The link between infrastructure and a prosperous, vibrant economy often gets lost when policymakers and elected officials are contemplating decisions concerning where to program annual budgets, and how they can implement fiscal policies that promote economic growth and job creation at the federal, state, and local levels. With the economy performing so well over the last decade, the discussion on infrastructure investment at the federal level seems to come to an apex every few years, with the topic mostly getting swept under the rug when the actual price tag of the required investments is realized. While the federal gridlock can be frustrating and has been detrimental to our national infrastructure in recent decades, there are also ample obligations at the state and local level regarding addressing critical infrastructure needs.
The fact is that a majority of our infrastructure systems operate as the hidden, unsexy engines that drive our economies forward; but because of this covertness many of us have, for one reason or another, taken our public infrastructure for granted in recent decades. In many cases, policymakers at all levels have, by choice or by circumstance, chosen to support an investment strategy centered around making the minimum annual deferred maintenance investments needed to keep operations going, coupled with more substantial investments only when our infrastructure has reached emergency levels of structural integrity. Moreover, in the cases where funds are actually put aside to address infrastructure needs, they are often the first to be re-appropriated by lawmakers and directed elsewhere to try and solve more immediate social needs and crises. Metaphorically speaking, we’ve been patching the boiler with duct tap and rubber bands to keep it operational when it should have been replaced years ago.
America's Infrastructure Report Card (D+)
So what is the state of our national infrastructure? In their most recent edition of the American Infrastructure Report Card (2017), The American Association of Civil Engineers (AACE) gave the United States a D+ citing a number of alarming metrics including:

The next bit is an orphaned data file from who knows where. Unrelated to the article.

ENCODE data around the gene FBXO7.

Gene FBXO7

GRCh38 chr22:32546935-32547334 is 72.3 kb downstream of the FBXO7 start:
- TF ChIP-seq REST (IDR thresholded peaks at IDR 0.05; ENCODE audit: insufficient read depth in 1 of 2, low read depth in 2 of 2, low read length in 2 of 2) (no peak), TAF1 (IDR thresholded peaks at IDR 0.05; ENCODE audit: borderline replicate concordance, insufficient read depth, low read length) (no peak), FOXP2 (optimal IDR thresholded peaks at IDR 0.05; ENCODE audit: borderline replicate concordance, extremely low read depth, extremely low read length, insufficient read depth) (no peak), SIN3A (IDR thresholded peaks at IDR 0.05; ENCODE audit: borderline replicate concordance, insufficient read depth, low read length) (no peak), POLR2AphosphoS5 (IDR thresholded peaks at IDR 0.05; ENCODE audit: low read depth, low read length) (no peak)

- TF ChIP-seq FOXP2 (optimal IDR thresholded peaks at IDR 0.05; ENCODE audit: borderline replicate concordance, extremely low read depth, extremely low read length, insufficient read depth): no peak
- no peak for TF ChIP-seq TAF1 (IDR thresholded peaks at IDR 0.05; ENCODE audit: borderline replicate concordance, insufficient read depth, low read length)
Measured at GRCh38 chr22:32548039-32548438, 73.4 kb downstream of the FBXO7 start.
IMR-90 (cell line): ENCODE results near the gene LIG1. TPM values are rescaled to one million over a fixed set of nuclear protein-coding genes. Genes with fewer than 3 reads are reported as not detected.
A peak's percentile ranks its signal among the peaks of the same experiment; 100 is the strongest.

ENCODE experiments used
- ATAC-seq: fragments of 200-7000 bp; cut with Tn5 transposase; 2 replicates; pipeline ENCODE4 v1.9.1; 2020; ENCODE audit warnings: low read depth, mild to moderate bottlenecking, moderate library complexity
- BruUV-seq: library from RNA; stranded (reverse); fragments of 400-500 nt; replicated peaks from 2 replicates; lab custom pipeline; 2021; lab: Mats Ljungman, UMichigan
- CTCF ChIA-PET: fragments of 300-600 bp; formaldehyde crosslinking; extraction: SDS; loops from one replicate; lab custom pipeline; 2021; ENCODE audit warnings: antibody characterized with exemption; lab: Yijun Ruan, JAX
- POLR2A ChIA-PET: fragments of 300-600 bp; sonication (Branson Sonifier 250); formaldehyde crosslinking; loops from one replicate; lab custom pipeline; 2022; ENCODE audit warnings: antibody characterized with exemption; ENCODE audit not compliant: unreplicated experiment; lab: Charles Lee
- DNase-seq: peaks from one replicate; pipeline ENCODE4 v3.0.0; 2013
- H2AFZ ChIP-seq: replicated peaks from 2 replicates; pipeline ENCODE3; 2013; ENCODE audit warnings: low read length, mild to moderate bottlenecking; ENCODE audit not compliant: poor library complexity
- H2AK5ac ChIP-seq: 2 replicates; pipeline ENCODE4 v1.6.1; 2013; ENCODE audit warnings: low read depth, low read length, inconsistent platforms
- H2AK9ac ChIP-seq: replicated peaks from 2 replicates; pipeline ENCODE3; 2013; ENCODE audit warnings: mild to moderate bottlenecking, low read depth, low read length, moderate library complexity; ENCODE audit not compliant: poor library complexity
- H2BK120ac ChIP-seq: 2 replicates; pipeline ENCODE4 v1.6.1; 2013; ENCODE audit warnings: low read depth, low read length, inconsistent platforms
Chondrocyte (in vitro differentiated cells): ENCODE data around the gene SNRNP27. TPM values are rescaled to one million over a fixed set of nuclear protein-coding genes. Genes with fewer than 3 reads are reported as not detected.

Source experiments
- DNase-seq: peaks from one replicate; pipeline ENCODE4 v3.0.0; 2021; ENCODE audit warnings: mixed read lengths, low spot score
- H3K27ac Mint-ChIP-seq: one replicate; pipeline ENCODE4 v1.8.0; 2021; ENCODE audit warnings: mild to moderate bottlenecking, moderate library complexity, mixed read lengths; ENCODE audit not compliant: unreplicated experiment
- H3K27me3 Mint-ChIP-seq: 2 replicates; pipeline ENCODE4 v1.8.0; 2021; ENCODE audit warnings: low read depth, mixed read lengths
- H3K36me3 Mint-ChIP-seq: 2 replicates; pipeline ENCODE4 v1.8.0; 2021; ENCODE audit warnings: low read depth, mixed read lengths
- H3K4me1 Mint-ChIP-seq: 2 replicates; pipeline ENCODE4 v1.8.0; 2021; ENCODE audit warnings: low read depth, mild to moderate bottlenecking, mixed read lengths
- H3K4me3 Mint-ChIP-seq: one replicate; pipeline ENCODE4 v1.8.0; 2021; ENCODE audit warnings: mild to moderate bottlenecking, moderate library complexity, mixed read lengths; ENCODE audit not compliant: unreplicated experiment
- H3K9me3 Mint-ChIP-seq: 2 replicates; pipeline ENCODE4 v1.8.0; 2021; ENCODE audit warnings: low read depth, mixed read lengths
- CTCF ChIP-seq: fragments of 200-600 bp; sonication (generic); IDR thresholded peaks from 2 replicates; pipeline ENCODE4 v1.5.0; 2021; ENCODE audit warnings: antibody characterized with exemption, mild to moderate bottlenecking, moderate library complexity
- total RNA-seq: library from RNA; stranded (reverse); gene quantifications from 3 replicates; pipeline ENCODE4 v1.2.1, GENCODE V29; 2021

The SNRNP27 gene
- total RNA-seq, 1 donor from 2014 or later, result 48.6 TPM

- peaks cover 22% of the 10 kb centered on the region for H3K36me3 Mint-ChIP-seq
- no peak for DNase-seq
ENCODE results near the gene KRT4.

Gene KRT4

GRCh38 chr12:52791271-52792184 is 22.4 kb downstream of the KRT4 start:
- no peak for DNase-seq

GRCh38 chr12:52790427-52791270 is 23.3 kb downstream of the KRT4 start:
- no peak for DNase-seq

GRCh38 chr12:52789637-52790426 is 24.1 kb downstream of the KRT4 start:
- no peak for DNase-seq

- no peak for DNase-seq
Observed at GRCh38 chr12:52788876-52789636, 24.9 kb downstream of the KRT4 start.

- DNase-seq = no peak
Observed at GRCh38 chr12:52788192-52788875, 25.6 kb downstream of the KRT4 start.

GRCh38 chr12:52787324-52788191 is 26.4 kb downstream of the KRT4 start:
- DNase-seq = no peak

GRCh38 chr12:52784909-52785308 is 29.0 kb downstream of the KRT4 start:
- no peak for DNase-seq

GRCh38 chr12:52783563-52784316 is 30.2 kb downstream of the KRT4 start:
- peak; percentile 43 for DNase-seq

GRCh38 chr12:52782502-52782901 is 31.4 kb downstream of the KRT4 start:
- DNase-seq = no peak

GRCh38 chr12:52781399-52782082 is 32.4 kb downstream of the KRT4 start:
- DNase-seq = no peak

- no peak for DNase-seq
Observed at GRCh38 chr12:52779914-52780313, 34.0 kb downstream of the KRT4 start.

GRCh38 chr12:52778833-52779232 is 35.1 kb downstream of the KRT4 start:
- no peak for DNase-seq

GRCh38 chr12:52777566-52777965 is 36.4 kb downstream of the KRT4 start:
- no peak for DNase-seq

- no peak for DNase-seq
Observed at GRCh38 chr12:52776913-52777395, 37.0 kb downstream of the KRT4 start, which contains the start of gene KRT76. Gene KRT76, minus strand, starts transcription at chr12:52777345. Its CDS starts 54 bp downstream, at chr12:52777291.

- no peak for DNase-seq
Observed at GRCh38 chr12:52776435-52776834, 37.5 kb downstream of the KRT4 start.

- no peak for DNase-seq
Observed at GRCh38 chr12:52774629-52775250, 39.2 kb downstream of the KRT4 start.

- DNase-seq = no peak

- Ten percent of the nation’s bridges were structurally deficient in 2016, and on average there are 188 million trips across structurally deficient bridges each day.
- There are an estimated 240,000 water main breaks per year in the U.S, wasting over two trillion gallons of treated drinking water.
- U.S Ports, which serve as a gateway to 99% of overseas trade and are responsible for $4.6 trillion in economic activity (roughly 26% of the U.S economy) are becoming increasingly congested hindering U.S worldwide competitiveness and productivity.
- An estimated $80 billion is needed over the next 10 years to improve and maintain the nation’s levee system (a system which protects an estimated $1.3 trillion in property value).
Infrastructure is the backbone of and plays an essential role in the U.S economy. Our roads, highways, ports, railroads, and airports help move our workforce and products from place to place encouraging trade and efficient supply chains; and our utility infrastructure helps power and supply water to our businesses and homes, all while connecting us to the worldwide economy via broadband networks. Infrastructure affects business productivity as well as every sector and region of the U.S. because when one part of the infrastructure system fails, the impact can spread throughout the system and economy.
Infrastructure and GDP – A Hidden Correlation or Just Common Sense?
While we may not always realize it, there are many unintended economic consequences to not investing in infrastructure that are not as apparent as a pothole in the middle of the road or a major interstate closure which can cripple commerce. For example, a report from the AACE notes that failing to close the current infrastructure gap brings serious consequences including $3.9 trillion in losses to the U.S GDP by 2025, $7 trillion in lost business sales by 2025, and 2.5 million lost American jobs by 2025. On the opposite end of the spectrum, in the depths of the great recession, a dollar in infrastructure investment would result in $1.50 in GDP growth, according to the Council of Economic Advisers. Overall, poor roads and airports mean travel times increase, an aging electric grid and inadequate water distribution make utilities unreliable, and these problems translate into higher costs for business to manufacture and produce goods and provide services. These higher costs, in turn, get passed along to workers and families as well with the AACE estimating the cost to households being about $3,400 per year.